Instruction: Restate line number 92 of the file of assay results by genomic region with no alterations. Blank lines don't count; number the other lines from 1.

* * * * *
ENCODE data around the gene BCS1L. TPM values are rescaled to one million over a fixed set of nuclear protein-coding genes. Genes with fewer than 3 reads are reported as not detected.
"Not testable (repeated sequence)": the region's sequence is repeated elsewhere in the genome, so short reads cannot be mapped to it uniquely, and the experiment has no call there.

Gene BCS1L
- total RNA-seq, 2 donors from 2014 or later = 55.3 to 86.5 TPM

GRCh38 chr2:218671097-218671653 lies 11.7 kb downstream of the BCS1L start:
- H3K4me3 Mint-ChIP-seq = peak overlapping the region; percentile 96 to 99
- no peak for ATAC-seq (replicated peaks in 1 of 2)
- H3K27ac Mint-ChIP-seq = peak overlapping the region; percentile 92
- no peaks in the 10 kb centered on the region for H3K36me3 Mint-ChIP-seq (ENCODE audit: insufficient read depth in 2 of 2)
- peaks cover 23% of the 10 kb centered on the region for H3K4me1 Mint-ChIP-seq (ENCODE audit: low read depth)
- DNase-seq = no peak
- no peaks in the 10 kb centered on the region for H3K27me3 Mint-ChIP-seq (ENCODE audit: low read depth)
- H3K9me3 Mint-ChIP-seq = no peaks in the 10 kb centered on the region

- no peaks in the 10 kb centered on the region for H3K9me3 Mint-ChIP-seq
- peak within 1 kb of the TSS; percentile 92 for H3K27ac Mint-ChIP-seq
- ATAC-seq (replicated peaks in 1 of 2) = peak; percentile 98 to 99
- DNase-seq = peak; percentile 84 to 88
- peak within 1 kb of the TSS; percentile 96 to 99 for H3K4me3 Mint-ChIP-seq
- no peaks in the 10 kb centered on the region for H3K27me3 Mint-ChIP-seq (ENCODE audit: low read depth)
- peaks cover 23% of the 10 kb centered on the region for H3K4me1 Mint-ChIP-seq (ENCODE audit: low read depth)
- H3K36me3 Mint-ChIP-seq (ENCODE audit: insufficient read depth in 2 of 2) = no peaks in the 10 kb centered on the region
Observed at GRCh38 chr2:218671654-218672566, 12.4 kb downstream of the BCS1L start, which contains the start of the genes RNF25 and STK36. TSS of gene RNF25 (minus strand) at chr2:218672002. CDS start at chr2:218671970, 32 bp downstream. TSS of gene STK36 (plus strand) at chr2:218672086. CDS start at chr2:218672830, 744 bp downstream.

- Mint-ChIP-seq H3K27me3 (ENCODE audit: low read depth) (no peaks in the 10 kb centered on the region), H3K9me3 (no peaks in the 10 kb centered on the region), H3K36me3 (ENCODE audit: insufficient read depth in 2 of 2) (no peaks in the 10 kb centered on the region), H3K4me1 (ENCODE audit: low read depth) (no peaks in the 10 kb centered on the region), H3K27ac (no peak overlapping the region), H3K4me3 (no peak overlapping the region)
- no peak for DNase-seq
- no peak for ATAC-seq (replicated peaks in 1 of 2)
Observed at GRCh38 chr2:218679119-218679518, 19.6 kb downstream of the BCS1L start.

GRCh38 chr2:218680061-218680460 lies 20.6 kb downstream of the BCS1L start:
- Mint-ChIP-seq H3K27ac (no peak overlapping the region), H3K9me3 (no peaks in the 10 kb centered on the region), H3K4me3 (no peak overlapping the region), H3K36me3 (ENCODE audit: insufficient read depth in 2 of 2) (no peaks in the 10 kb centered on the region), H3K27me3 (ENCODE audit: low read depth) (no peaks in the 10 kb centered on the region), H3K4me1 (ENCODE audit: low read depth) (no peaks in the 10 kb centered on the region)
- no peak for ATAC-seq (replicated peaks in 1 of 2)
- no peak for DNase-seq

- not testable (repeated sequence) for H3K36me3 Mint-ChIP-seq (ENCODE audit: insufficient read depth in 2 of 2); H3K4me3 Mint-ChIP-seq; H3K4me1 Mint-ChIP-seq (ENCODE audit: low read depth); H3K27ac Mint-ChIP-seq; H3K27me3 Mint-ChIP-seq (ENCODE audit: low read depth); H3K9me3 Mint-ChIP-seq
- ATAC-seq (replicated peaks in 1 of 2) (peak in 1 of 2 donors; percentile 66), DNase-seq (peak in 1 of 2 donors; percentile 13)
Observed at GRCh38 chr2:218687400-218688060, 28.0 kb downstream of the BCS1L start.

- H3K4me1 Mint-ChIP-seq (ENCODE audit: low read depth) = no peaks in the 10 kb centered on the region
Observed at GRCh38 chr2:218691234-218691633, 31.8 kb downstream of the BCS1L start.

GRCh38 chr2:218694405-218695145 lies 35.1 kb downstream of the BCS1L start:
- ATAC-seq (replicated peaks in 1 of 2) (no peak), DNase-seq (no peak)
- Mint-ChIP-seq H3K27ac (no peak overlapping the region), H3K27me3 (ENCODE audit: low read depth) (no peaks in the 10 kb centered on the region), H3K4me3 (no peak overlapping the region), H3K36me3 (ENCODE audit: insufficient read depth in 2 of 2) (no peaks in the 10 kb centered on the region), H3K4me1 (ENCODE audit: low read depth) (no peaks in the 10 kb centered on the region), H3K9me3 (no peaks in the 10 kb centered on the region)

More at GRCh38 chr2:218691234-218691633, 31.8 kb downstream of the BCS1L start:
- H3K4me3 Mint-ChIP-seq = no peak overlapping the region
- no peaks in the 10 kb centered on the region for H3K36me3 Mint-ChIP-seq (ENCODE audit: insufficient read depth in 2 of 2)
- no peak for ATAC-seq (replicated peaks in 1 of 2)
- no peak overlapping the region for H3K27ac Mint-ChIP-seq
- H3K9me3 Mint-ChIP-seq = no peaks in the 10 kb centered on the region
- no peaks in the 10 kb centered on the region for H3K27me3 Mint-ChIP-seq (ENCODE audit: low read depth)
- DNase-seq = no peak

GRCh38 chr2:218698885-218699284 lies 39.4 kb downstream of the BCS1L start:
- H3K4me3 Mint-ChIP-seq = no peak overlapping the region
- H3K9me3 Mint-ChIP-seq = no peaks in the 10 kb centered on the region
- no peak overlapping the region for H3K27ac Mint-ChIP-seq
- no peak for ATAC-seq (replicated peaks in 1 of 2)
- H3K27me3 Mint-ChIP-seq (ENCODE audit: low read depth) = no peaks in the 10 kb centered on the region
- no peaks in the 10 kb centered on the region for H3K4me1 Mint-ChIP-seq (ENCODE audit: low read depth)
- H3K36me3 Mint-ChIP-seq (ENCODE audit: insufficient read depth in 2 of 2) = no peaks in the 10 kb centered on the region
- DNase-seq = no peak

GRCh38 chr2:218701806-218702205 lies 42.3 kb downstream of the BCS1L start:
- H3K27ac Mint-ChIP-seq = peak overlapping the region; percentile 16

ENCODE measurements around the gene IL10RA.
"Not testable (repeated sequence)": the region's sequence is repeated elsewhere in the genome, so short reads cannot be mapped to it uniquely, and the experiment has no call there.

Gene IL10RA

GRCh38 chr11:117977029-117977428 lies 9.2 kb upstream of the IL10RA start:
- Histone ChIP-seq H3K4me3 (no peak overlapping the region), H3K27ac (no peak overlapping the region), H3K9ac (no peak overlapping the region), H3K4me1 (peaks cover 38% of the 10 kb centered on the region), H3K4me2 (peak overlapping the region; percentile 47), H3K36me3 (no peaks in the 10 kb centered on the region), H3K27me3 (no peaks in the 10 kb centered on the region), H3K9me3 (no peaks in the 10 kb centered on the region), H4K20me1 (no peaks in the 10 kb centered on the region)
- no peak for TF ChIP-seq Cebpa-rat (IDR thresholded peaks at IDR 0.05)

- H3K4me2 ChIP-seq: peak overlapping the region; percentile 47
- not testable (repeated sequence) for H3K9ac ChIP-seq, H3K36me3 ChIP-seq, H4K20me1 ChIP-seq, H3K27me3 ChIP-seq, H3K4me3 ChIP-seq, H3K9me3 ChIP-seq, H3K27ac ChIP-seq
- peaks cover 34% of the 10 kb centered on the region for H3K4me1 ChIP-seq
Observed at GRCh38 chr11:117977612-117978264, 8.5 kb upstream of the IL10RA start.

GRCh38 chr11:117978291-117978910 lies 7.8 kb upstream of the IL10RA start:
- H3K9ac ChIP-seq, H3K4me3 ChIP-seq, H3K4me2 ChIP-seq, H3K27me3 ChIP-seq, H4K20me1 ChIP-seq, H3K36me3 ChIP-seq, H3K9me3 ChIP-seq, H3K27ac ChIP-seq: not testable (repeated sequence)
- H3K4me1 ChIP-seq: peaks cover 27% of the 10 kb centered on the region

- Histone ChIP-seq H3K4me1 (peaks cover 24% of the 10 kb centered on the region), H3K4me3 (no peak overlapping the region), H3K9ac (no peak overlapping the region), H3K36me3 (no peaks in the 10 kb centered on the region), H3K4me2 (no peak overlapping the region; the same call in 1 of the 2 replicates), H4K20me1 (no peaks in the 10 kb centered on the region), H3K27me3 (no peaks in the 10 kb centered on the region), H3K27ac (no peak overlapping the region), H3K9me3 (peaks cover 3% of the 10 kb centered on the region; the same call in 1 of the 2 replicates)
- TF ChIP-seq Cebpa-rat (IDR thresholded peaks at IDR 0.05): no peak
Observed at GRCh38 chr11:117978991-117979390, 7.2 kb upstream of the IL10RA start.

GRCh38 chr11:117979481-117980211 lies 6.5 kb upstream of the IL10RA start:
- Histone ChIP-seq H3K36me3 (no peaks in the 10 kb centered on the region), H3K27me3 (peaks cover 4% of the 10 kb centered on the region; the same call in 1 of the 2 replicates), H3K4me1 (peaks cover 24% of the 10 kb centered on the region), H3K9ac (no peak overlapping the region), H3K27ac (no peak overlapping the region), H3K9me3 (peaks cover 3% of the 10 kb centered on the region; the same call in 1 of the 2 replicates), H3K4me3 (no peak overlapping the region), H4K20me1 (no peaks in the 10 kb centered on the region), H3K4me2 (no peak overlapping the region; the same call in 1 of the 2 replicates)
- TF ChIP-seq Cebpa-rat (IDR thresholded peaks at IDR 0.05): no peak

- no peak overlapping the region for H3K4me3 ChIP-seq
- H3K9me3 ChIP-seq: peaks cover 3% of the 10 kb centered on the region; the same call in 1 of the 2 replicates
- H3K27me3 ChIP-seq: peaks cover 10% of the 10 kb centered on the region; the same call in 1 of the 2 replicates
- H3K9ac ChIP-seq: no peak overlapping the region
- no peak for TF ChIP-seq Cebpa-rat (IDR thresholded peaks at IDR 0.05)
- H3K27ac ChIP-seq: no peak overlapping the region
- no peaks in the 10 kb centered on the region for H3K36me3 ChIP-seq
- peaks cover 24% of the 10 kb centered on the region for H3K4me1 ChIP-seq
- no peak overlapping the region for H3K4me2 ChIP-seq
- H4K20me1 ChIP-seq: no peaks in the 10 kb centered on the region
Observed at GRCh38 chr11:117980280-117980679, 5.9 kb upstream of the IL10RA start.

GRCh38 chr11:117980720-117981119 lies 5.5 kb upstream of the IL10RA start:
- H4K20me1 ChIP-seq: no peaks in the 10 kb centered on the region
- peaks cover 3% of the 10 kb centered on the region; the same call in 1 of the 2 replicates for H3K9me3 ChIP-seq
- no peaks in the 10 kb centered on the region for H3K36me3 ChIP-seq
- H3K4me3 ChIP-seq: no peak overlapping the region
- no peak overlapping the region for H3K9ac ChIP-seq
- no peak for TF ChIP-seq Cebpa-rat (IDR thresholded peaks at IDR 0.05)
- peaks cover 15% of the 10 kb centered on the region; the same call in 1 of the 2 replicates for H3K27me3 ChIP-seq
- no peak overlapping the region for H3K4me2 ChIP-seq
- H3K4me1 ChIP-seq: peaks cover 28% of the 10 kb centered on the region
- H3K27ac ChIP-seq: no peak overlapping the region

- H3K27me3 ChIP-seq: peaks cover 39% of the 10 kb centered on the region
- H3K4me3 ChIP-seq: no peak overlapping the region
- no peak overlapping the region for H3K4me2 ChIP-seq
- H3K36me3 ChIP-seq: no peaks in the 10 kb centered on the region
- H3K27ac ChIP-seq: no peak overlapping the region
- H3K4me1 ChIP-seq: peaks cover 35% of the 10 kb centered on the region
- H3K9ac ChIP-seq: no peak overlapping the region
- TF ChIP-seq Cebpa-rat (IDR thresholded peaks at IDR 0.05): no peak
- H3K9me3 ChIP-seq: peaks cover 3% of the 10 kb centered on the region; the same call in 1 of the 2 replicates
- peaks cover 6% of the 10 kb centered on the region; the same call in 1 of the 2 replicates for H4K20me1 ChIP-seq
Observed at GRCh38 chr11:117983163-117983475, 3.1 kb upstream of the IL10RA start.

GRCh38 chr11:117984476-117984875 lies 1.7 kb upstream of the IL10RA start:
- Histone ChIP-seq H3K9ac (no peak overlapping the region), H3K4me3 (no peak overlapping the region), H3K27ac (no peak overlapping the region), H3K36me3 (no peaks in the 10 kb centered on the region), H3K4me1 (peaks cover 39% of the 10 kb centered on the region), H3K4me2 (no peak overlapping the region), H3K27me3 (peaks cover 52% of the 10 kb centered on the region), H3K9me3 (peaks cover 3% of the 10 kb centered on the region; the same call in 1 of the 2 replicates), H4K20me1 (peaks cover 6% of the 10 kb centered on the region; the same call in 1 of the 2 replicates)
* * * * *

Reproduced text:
- H3K4me3 ChIP-seq: no peak overlapping the region